Nature’s balance depends on a web of predatory animals that have teeth, claws, speed and other adaptations for catching their food. This balance also hinges on prey animals with clever defenses to avoid becoming food.
The African weaverbird expertly ties knots, crafting a complex nest with two rooms plus an entryway. It stands on one foot as it ties knots with its beak and other foot.
Different kinds of aquatic (water-dwelling) animals use similar tricks of the survival trade. This section demonstrates this point with a look an aquatic bird and a water-loving mammal.
Among prides of lions, the female does most of the hunting.
From deadly venoms to insect repellants to stink bombs, animals produce and use powerful chemicals to attack food and repel danger.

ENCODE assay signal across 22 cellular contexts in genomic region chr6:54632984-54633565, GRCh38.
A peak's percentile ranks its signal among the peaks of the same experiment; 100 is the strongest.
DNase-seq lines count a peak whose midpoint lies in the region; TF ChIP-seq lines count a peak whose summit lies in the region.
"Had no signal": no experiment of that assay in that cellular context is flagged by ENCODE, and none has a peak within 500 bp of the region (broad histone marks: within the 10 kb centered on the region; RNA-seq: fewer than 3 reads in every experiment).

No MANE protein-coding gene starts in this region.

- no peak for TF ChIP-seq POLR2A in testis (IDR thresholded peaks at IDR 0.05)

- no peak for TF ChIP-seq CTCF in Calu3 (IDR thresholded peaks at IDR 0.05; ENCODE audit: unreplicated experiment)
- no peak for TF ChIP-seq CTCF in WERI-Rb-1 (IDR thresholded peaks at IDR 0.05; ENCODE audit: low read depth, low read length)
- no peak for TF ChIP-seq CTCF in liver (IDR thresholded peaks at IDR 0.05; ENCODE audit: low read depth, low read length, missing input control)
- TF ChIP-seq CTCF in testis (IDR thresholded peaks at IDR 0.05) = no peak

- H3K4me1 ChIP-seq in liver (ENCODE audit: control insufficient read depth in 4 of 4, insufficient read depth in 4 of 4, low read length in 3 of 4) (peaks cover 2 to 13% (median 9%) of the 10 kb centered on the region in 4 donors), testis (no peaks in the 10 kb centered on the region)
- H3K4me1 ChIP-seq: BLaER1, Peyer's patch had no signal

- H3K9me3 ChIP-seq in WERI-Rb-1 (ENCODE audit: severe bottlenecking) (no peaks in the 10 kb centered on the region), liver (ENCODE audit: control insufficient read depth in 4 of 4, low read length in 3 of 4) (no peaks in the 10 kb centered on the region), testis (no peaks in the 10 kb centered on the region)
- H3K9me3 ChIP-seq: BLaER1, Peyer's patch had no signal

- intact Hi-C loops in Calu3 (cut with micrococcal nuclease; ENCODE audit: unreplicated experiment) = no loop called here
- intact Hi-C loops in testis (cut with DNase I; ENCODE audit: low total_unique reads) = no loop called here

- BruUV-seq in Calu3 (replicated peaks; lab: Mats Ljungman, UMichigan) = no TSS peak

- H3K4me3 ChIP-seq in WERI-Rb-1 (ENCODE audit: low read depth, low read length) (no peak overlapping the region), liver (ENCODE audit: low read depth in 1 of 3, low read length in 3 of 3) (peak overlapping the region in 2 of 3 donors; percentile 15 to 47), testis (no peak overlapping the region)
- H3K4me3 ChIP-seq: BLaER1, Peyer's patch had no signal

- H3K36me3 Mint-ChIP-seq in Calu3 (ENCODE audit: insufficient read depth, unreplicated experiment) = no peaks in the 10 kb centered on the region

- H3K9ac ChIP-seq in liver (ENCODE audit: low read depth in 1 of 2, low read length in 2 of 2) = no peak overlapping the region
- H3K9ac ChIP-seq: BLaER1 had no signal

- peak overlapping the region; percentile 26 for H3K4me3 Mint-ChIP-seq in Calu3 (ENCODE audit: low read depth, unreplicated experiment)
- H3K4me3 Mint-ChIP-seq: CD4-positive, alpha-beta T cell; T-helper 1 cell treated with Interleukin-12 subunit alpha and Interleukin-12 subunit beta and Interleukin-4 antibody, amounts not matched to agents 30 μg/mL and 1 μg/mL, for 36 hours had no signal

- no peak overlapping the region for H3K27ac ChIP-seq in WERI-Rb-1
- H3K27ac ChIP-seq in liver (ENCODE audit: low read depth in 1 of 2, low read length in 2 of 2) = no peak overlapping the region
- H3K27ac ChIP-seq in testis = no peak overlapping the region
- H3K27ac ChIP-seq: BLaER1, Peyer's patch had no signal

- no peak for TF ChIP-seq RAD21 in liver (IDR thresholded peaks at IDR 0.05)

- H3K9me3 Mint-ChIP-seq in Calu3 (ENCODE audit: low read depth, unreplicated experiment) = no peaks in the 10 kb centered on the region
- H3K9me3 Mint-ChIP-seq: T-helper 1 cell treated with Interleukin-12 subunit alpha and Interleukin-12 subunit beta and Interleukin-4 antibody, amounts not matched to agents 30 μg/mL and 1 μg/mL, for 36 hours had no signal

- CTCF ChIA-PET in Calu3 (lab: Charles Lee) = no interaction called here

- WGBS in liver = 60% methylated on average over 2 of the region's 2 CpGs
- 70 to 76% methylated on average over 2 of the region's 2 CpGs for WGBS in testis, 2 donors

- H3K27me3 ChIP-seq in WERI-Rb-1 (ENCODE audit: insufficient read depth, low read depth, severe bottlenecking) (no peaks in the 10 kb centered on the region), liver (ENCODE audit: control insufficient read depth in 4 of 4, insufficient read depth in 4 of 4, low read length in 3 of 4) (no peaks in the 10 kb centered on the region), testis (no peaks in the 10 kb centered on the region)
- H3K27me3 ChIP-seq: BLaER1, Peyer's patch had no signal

The largest American alligator on record measured 19 feet, 2 inches, and it lived in Louisiana.
In the wild world of nature, survival often depends on sitting in one place and looking like something you’re not. It’s all about adaptations that fool the eye.
The earliest known fossils of modern humans, Homo sapiens, were found in Africa. They date back roughly 200,000 years.
Tusks, spines, and even sharp toenails are just some of the adaptations animals use, to defend themselves from predators.
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